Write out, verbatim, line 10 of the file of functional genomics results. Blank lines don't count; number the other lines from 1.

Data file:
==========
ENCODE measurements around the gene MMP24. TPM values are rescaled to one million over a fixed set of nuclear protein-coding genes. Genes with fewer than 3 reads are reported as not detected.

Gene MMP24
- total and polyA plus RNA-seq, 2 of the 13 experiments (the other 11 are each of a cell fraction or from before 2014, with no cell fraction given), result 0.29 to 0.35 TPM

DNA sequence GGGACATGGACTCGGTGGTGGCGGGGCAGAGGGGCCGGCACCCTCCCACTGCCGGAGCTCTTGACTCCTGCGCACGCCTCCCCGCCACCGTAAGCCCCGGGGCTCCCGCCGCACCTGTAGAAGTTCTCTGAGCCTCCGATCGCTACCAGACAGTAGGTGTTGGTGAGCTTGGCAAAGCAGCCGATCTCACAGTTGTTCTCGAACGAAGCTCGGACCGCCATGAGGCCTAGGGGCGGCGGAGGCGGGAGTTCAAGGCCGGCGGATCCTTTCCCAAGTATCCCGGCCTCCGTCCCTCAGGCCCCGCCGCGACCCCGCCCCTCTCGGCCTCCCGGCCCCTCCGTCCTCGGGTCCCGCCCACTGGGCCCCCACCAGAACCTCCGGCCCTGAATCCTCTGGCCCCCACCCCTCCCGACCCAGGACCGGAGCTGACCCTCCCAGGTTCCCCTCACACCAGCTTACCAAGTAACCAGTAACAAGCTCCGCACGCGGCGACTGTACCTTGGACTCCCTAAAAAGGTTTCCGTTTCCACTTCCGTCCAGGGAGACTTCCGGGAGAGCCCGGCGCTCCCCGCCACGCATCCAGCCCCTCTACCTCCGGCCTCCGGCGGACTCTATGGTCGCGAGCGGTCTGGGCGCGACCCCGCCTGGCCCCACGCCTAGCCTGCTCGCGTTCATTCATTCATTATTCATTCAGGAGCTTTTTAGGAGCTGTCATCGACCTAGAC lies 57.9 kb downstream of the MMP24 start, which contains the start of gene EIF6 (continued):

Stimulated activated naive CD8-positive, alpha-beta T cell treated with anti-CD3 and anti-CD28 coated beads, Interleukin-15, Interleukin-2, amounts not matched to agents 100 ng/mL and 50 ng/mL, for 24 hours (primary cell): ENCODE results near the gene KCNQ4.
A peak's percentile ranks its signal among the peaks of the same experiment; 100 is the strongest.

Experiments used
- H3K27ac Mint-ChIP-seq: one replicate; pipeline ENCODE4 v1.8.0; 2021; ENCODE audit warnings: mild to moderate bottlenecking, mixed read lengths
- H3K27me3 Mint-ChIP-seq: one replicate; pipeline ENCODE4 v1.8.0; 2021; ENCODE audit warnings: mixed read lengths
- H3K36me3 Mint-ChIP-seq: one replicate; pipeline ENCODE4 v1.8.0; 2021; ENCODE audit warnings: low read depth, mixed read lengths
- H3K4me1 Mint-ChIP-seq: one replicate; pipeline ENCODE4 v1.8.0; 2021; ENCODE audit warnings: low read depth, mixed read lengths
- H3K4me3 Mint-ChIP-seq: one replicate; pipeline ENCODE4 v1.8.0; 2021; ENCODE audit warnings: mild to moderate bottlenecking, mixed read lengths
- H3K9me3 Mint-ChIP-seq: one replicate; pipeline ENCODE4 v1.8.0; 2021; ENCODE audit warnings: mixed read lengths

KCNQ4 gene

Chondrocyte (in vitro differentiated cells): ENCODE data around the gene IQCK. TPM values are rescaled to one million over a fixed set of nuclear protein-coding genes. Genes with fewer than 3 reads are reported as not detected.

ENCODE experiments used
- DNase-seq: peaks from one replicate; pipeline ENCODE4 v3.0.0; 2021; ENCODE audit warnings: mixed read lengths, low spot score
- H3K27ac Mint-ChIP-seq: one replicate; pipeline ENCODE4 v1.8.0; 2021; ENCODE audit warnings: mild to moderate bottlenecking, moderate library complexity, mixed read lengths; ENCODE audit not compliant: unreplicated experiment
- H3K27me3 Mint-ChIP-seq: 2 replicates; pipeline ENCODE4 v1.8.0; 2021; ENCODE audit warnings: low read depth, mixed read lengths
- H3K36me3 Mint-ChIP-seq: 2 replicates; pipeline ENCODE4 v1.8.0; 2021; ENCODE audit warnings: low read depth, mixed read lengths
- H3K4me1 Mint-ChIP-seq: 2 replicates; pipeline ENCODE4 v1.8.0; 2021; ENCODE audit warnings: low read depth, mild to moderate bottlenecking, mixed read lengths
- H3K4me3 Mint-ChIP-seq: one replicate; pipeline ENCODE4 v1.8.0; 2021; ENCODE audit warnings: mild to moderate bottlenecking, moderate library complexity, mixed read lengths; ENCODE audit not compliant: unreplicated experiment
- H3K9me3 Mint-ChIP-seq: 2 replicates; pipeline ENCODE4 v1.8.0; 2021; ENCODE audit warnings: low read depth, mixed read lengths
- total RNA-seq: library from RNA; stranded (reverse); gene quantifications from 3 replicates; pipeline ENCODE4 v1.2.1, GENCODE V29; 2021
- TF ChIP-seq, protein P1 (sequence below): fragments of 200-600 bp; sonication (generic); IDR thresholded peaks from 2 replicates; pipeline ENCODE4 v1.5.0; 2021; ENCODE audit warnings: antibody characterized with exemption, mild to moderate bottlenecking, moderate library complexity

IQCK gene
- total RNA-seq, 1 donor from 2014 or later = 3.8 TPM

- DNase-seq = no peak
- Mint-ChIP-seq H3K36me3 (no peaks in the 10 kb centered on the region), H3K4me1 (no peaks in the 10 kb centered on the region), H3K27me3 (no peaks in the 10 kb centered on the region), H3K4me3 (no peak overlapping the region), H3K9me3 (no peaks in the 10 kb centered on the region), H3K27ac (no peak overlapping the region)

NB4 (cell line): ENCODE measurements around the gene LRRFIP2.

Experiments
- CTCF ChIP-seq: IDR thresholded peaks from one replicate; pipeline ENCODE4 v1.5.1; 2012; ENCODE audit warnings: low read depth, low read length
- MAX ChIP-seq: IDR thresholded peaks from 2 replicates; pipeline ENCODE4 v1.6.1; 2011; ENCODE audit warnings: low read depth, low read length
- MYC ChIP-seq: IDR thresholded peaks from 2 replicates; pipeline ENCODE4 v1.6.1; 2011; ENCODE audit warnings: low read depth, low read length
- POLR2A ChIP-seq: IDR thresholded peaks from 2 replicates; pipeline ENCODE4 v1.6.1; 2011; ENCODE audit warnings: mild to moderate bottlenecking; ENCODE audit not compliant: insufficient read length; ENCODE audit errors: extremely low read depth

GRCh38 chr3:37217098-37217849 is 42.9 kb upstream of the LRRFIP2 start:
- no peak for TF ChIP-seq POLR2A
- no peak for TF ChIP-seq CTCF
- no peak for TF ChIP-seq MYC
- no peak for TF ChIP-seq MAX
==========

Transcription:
- H3K36me3 Mint-ChIP-seq: one replicate; pipeline ENCODE4 v1.8.0; 2021; ENCODE audit warnings: low read depth, mixed read lengths